When I worked in the legal department of a large oil company we had an administrative assistant who was quite vocal about her Christian faith.  Her conversation was filled with references to her Christian beliefs and opinions on a variety of subjects. 

Her job performance in providing assistance to three attorneys, however, fell short of the expectations for her position.  It fell to me to counsel her about her performance.  I will never forget her response when I pointed out that her work in serving the three attorneys to whom she was assigned was not meeting the requirements for her job.  Indignantly, she retorted, “I don’t serve anyone but God!”

Clearly, her actions were not living up to the words she was professing about her Christian faith.  St. Anthony of Padua said, “Actions speak louder than words. Let your words teach and your actions speak.  We are full of words but empty of actions.” 

Bearing fruit in our lives is important to Jesus.  What kind of fruit? “Fruit that will last,” says Jesus.  St. Paul describes this as the fruit of the Spirit, which includes “love, joy, peace, patience, kindness, goodness, faithfulness, gentleness and self-control.” (Galatians 5:22-23)  I believe that faithfulness includes seeking to do our best at whatever we may be doing – our work, loving and serving our spouse and children, responding to the needs of friends, and growing in our relationship with Jesus.

In the Parable of the Talents, Jesus has a very harsh response for the servant who buried the talent he had been given — a lack of action on his part. (Mt. 25:14-30) In the Parable of The Judgment of the Nations, Jesus condemns the people who did not provide food, drink, shelter, medical care and their time to individuals in need – a lack of action on their part.

Faith and love are not real until confirmed by our actions. When Jesus told someone that his or her faith had healed or saved them, it was usually the result of some affirmative action of the person exhibiting faith.  For example, the woman suffering from bleeding for twelve years, fought through a crowd saying, “If only I can touch his cloak.” (Mt. 9:22)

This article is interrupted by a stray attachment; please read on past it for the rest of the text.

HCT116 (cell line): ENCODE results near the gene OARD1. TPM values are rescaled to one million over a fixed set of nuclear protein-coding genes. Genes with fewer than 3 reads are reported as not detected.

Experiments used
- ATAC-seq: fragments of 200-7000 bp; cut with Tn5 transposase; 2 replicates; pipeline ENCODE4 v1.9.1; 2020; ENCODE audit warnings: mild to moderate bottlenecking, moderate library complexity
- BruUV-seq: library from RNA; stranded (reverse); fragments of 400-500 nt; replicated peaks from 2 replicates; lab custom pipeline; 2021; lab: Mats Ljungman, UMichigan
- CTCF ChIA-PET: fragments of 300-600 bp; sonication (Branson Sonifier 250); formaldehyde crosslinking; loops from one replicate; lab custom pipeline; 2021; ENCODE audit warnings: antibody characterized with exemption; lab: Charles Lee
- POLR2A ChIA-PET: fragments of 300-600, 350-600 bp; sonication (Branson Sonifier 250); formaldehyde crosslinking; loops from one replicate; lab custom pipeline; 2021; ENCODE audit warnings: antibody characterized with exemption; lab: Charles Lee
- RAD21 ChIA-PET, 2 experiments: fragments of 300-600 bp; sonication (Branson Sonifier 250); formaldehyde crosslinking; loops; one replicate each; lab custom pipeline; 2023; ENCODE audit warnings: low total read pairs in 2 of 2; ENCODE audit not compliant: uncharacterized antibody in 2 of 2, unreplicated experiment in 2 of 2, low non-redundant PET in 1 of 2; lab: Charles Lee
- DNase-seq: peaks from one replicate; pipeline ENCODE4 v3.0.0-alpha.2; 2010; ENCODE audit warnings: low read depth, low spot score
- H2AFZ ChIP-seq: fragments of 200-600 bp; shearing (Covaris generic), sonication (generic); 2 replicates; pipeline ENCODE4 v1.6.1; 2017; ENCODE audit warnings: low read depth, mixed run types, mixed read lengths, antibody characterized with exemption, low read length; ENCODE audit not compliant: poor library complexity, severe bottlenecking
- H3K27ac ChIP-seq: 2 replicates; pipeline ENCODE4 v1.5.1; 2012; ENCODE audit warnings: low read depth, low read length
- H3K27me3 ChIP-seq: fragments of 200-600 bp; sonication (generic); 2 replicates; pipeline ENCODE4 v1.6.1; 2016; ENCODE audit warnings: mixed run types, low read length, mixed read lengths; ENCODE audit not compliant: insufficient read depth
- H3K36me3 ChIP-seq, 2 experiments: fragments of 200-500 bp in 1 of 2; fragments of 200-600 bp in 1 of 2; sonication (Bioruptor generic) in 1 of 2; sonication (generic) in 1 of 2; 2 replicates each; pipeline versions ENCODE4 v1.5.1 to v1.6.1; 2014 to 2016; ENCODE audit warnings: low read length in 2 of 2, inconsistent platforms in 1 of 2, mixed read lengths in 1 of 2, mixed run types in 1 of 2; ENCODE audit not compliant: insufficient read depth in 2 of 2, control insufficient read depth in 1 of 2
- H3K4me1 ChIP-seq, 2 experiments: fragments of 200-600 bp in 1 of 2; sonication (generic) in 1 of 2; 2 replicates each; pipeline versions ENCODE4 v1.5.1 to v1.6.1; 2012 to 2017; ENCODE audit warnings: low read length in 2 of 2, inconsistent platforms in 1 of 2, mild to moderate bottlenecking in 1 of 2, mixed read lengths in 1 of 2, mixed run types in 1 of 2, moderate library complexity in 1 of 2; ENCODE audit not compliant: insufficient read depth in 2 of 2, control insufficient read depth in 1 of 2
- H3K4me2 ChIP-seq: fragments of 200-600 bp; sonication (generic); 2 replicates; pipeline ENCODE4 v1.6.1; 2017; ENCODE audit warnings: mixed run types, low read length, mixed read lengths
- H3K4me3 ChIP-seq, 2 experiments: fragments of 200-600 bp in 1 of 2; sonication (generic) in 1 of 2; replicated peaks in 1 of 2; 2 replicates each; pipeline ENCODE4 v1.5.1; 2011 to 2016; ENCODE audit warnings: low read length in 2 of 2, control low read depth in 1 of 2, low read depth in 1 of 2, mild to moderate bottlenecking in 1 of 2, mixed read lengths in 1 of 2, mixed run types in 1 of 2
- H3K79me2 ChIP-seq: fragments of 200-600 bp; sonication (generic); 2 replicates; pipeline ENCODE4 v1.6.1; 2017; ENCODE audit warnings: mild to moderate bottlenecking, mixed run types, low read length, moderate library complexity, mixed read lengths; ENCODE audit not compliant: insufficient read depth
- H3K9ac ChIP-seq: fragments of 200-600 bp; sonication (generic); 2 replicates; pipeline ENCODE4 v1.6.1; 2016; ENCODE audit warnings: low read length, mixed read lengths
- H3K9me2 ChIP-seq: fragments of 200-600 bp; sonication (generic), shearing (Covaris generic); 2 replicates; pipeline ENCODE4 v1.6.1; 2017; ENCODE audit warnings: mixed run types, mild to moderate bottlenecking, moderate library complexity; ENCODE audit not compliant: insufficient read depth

This is not about whether salvation comes from faith or works.  This is about whether our actions make our professed faith and love real. 

Do your actions attest to your faith and love?

Holy Spirit Power Outage

Have you ever suffered multiple inconveniences due to an extended power outage?  The lack of air conditioning on a hot muggy night; spoiled food from a refrigerator not working; eyes straining to read by candle light; groping for clothes in a dark closet — just a few of the inconveniences we are likely experience.

In the same way an electrical power outage can make life difficult, so too will a Holy Spirit power outage be a challenge to live out our Christian faith in today’s world. 

Jesus instructed the disciples before his ascension not to leave Jerusalem until they had been “baptized with the Holy Spirit.”  He said, “You will receive power when the Holy Spirit comes upon you; and you will be my witnesses in Jerusalem…and to the ends of the earth.” (Acts 1:5, 8)

This is exactly what happened to the disciples.  They began to testify boldly to Jesus’ resurrection and experience the gifts of the Holy Spirit.  These gifts included wisdom, understanding, counsel, knowledge and fear of the Lord, as described in Isaiah 11: 2-3, and faith, healing, miraculous powers, prophesy, discerning spirits and praying in different tongues, as described in 1 Corinthians 12:7-10. 

Just as Jesus affirmed that the disciples needed the power of the Holy Spirit, so too, do we need this same power if we are to fulfill our calling as Christians, living out our faith in today’s world. 

While I received the Holy Spirit when baptized as an infant, it wasn’t until I seriously confronted the sin in my life as an adult and people prayed with me for the release of the power of the Holy Spirit, that I began to experience God’s presence in deeper way.  Only then did I begin to experience the fullness of the Holy Spirit and the reality of the gifts of the Spirit.  All my priorities and values began to change.  I no longer compartmentalized my life, putting Jesus in a box, but accepted his offer to dwell in me. My objective was to bring his presence into every aspect of my life, including my family and work life. 

The Holy Spirit gives us eyes of mercy for the homeless person asking for money at a stop sign,  gives us patience to listen to a business colleague who needs to talk, and empowers us to pray with a friend for the healing or resolution of a significant need.

If you are not experiencing the fullness of God’s presence and the gifts of the Holy Spirit, follow Peter’s advice in Acts 2:38: repent of any sin and pray for the release of the power of the Holy Spirit which you received in your baptism.  Jesus said, “If you then, though you are evil, know how to give good gifts to your children, how much more will your Father in heaven give the gift of the Holy Spirit to those who ask him!” (Luke 11:13)  All we have to do is ask.

Are you experiencing a Holy Spirit power outage?